The crop factor of a sensor is the ratio of one camera’s sensor size in relation to another camera’s sensor of a different size. The term is most commonly used to represent the ratio between a 35mm full-frame sensor and a crop sensor. The term was coined to help photographers understand how existing lenses would perform on new digital cameras which had sensors smaller than the 35mm film format.
How to calculate crop factors?
It is easy to calculate a crop factor using the size of a crop-sensor in relation to a full-frame sensor. This is usually determined by comparing diagonals, i.e. full-frame sensor diagonal/cropped sensor diagonal. The diagonals can be calculated using Pythagorean Theorem. Calculate the diagonal of the crop-sensor, and divide this into the diagonal of a full-frame sensor, which is 43.27mm.
Here is an example of deriving the crop factor for a MFT sensor (17.3×13mm):
- The diagonal of a full-frame sensor is √(36²+24²) = 43.27mm
- The diagonal of the MFT sensor is √(17.3²+13²) = 21.64mm
- The crop factor is 43.27/21.64 = 2.0
This means a scene photographed with a MFT sensor will be smaller by a factor or 2 than a FF sensor, i.e. it will have half the physical size in dimensions.
Common crop factors
|APS-C (Fujifilm Nikon, Ricoh, Sony, Pentax)||1.5|
|35mm full frame||1.0|
|Medium format (Fuji GFX)||0.8|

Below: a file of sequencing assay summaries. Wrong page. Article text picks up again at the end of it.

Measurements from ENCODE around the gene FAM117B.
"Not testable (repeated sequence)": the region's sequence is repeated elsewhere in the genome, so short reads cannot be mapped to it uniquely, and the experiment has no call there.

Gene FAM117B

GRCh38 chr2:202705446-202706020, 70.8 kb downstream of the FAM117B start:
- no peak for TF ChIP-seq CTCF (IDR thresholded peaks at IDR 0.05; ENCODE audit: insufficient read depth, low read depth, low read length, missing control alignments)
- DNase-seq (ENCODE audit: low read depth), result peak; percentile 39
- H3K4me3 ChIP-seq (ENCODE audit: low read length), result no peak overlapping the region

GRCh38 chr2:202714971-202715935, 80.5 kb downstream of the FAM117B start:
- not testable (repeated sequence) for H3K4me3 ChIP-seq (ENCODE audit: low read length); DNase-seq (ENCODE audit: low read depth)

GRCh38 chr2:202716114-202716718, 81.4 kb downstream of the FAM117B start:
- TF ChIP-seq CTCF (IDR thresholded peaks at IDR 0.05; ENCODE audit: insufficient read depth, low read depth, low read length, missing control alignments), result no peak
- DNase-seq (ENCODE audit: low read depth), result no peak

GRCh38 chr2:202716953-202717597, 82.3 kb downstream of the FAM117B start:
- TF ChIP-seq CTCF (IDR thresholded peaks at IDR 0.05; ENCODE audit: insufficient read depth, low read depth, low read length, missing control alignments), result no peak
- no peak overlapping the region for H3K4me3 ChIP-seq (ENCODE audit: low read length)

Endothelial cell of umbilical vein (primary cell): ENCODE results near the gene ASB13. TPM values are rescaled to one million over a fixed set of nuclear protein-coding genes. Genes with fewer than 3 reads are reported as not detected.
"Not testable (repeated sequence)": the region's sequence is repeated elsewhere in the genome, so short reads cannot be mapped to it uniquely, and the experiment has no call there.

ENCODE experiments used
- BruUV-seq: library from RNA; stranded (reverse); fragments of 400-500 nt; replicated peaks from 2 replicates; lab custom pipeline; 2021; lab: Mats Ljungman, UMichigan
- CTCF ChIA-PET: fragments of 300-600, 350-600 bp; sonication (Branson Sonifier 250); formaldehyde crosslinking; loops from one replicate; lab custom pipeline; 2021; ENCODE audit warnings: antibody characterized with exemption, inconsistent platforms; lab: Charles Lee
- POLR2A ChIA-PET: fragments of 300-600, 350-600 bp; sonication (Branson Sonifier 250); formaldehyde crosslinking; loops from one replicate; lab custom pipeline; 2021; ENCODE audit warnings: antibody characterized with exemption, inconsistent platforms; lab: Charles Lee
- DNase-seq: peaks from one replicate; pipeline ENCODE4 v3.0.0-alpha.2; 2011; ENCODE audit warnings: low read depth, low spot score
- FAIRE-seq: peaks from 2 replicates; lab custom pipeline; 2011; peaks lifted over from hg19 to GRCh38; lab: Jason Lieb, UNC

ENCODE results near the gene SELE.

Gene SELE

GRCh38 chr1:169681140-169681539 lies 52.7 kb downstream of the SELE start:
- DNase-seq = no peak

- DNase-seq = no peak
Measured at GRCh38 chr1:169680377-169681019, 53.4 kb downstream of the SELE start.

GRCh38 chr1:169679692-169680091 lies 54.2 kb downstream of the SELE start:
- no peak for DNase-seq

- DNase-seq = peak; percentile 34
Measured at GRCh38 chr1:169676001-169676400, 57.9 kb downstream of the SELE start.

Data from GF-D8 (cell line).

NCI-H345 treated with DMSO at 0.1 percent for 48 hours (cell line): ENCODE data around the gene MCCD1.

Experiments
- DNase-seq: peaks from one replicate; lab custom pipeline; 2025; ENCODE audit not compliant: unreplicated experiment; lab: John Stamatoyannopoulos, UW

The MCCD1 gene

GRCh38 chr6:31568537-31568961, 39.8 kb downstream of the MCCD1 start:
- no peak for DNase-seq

Below is a visual depiction of these crop sensors compared to the 1× of the full-frame sensor.
How are crop factors used?
The term crop factor is often called the focal length multiplier. That is because it is often used to calculate the “full-frame equivalent” focal length of a lens on a camera with a cropped sensor. For example, a MFT sensor has a crop factor of 2.0. So taking a MFT 25mm lens, and multiplying it by 2.0 gives 50mm. This means that a 25mm lens on a MFT camera would behave more like a 50mm lens on a FF camera, in terms of AOV, and FOV. If a 50mm mounted on a full-frame camera is placed next to a 25mm mounted on a MFT camera, and both cameras were the same distance from the subject, they would yield photographs with similar FOVs. They would not be identical of course, because they have different focal lengths which modifies characteristics such as perspective and depth-of-field.
Things to remember
- The crop-factor is a value which relates the size of a crop-sensor to a full-frame sensor.
- The crop-factor does not affect the focal length of a lens.
- The crop-factor does not affect the aperture of a lens.